• by Killjoy_NL (719667) <slashdot@NOspaM.remco.palli.nl> on Thursday April 22, 2004 @04:46AM (#8936961)
    Will this also be available to the general public (possibly in a dumbed down version)?

    If so, will "terrorists" be able to learn from this as well, to see how the US soldier gets trained?

    Personally, I'm interested, could be a fun game, IMHO there's nothing wrong with virtual killing (in RL I'm kind of a pacifist)
    • n RL I'm kind of a pacifist

      Just curious--how is it "kind of"

      • You apologize after cold-clocking someone.

        You paint smiley faces and flowers on your smart bombs ("just saying hi!")

        You shoot for the knees rather than the head (hey, extra challenge)

        You send nice flower bouquets and balloons to people you just fragged

        You run your tanks on "green" diesel

        You think about it for a really really really long time before krushing someone

        You train your special forces to creep up behind people and say "BOO!" really loud to try and scare 'em off.

        Whenever you wipe out a third
    • The game this is based on has been in open beta for a year now. Follow the second link for a trial.
      • Damn thanks for pointing that out - they are going to base this on some anime'esque game (There) ? Oh fsck me - somehow I was sort of hoping for either CounterStrike or maybe use the UT2004 engine but put in real weapon ballistics (the voice comms in UT2004 would have been a nice touch.)
  • Uh oh (Score:5, Funny)

    by Realistic_Dragon (655151) on Thursday April 22, 2004 @04:47AM (#8936965) Homepage
    Boy are they going to be pissed when they discover that god mode doesn't work in the real world.
    • Re:Uh oh (Score:3, Funny)

      by SinaSa (709393)
      Yeah. My friend heard on the news that kids were using Quake to train as killers. He spent about $10,000 on computers as a "training camp" for local high school kids (the plan was to take over the city).

      Boy was he astounded when all the rocket-jump training didn't work as planned.
    • Sure it does! Unfortunately you aren't generally allowed to chat with the players in-game, and there is no respawning. :(
  • by supersam (466783) on Thursday April 22, 2004 @04:51AM (#8936980) Homepage
    'we call our games tactical decision aids. Our thing is not making people shoot better; it's making people think better'

    hmmm ... if only they could build a game to help the leaders think better rather than shooting their mouths off!

    In any case, these games will only take the soldiers upto one point. After that, comes the most important aspect of urban warfare... the mind of the enemy. That is where the battles are won or lost. And every adversary is prone to thinking differently in a given situation!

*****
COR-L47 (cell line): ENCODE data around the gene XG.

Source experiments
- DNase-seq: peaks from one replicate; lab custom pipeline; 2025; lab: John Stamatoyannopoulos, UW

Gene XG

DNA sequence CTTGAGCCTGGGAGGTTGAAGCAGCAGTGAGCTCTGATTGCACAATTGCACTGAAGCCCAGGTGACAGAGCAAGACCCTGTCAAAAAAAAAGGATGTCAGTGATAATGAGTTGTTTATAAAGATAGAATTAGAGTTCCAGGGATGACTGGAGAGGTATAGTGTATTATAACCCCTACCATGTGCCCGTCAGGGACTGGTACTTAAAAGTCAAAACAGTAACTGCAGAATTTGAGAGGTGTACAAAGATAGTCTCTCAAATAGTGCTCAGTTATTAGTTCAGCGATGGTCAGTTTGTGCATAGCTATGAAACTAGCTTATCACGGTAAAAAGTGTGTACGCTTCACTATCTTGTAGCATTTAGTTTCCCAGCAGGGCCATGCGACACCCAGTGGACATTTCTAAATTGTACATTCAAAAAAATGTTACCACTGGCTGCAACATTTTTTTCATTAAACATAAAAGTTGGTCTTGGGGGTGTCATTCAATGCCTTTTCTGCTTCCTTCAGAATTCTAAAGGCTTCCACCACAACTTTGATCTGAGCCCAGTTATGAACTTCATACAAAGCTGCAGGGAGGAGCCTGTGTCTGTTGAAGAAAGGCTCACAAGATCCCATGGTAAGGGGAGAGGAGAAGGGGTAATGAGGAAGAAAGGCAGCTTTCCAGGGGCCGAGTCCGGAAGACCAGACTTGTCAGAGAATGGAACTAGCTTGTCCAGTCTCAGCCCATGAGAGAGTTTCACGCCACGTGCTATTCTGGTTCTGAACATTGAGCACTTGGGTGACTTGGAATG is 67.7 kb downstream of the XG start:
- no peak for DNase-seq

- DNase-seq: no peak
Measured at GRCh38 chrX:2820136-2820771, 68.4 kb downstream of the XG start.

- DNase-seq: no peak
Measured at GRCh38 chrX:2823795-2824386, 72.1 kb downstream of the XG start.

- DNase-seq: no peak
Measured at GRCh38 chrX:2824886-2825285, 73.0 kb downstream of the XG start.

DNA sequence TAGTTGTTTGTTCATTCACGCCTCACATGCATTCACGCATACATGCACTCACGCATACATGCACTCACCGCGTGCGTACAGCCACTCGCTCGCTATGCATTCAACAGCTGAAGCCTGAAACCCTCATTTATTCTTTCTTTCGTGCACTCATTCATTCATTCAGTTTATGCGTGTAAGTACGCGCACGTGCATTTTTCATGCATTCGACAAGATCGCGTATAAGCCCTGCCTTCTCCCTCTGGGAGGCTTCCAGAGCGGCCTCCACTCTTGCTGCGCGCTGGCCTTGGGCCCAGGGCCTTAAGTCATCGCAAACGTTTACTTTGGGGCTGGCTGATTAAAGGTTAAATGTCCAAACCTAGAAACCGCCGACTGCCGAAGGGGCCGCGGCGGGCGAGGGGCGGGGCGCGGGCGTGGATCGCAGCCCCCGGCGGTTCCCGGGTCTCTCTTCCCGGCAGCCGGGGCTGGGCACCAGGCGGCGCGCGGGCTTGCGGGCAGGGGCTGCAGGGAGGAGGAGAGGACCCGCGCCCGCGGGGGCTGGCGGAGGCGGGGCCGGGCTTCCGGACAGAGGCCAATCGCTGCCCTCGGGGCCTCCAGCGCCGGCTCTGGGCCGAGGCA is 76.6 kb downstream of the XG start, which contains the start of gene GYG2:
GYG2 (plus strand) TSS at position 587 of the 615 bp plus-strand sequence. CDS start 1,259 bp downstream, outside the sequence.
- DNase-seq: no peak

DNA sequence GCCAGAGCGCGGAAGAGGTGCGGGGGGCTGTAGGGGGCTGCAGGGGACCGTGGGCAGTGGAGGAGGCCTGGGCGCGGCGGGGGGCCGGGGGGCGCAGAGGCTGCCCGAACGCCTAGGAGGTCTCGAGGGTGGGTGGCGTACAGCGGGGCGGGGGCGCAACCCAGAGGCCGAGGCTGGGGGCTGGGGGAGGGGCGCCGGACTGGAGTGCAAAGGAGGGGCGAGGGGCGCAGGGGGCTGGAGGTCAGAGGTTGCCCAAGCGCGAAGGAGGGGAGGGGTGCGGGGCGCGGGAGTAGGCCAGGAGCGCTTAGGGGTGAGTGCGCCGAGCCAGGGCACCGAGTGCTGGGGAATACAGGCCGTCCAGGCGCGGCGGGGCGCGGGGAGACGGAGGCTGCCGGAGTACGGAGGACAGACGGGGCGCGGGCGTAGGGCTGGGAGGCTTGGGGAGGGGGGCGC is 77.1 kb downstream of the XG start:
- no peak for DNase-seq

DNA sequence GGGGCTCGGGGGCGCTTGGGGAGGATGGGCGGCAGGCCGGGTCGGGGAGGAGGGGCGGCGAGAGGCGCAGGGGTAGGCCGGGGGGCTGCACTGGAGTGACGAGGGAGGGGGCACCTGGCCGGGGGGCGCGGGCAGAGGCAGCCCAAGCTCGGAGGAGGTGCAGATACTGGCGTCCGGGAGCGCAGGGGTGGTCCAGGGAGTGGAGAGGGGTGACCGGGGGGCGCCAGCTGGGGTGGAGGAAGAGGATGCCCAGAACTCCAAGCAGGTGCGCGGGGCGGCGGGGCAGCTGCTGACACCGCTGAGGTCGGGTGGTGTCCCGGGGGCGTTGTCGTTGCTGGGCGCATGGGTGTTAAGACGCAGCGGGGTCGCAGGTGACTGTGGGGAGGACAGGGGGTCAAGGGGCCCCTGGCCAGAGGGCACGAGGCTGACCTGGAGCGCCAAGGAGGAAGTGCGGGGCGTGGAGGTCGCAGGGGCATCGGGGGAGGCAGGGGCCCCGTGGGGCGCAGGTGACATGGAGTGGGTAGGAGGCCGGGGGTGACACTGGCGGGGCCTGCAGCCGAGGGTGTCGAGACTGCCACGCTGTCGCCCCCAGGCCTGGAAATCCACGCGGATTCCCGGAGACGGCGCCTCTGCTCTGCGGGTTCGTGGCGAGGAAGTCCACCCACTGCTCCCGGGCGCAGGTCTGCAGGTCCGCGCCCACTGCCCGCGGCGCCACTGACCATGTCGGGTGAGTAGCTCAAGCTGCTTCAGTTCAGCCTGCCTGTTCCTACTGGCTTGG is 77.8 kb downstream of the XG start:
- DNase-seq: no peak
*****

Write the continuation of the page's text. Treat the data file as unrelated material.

• Battles are won or lost at the tactical level and having well trained, seasoned warriors makes all the difference in the world - watch the older Kurt Russel movie 'Soldier', in particular towards the beginning when the Soldiers are in combat (some war, I forget) running through the city streets as a unit and shooting on the move. The ability to remain focused, work as a team, effectively communicate, recognize and eliminate threats, not shoot your buddy by mistake, and not freak out when you are getting sh
  • cheaters (Score:5, Funny)

    by Sv-Manowar (772313) on Thursday April 22, 2004 @04:55AM (#8937002) Homepage Journal
    Can't wait for the hell to break loose when someone perfects their wallhack and aimbot. "omg u cheater, you just killed the whole US army!"
    • by edremy (36408) on Thursday April 22, 2004 @10:43AM (#8938761) Journal
      I trained at Ft. Knox on SIMNET, the granddaddy of MMO war games. Battalion on battalion combat in full M1 mockups+3d virual world back in the late 1980s. (And people use "military intelligence" as an insult- they are vastly ahead of the civilian world in a lot of things.)

      We were explicitly told not to ever drive off the map. Doing so reset your height variable to 0. Driving back onto the map didn't change this, so you became a "submarine tank", able to see (and kill) everyone but nobody else could see you. They'd had several simulations ruined by people doing this, and SIMNET was very, very expensive to run in terms of time, money and personnel. It was cause for serious disciplinary action.

  • Thinking soldiers (Score:2, Insightful)

    by draxredd (661953)
    Thinking soldiers ? Wonder will never cease.
    Reminds me of the strange artifacts reported when using Massive IA system in rendering battles scenes for LOTR
    The soldiers ran for the hills. That's what's happening when you think
    This is not a rant against the military, but again orwelian newspeak. they dont want soldiers who think better, they want soldier with better reflexes (as opposed to consciousness) and who think they are in a videogame.
    Definitively NOT thinking better
    • No, the artifacts as you describe them were a bug, plain and simple, because the AIs weren't thinking enough. The issue was that with those prototype agents, if they couldn't see an enemy in front of them, they would run forward on the assumption that they would eventually encounter one. The developers forgot about this when they spawned the armies with soldiers facing random directions. Many of them spawned facing away from the battle, therefore wouldn't see an enemy, hence they ran.
  • Friend or foe (Score:2, Interesting)

    How about training on the difference between Friend and foe. I'd feel happier thinking US troops had a couple of hours training showing them the equipment used by allied and enemy troops, than a frag fest, before going into combat.
    • Quite often, that equipment is the same on both sides, and/or your 'enemy' has the same equipment you do.